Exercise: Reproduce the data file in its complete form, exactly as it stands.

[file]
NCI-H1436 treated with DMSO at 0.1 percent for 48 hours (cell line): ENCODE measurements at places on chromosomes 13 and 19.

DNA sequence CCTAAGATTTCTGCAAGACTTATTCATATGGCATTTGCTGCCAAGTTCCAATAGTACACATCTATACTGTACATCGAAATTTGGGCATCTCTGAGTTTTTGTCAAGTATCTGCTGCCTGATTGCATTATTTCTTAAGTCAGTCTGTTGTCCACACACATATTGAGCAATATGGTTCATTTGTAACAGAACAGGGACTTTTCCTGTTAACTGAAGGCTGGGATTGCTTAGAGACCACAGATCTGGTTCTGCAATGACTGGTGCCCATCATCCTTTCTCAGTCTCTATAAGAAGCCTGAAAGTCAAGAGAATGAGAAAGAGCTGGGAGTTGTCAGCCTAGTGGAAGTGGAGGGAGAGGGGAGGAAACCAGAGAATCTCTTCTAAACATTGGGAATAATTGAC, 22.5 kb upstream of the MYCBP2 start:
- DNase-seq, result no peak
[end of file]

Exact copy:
NCI-H1436 treated with DMSO at 0.1 percent for 48 hours (cell line): ENCODE measurements at places on chromosomes 13 and 19.

DNA sequence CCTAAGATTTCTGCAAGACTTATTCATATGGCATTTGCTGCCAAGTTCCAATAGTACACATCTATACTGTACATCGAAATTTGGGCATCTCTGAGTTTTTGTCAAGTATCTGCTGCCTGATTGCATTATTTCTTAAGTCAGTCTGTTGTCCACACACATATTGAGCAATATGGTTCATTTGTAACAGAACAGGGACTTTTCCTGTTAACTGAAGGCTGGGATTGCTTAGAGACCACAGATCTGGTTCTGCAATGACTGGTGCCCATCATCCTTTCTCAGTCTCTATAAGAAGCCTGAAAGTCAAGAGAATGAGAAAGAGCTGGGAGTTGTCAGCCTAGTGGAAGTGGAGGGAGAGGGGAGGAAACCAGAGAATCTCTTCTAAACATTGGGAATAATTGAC, 22.5 kb upstream of the MYCBP2 start:
- DNase-seq, result no peak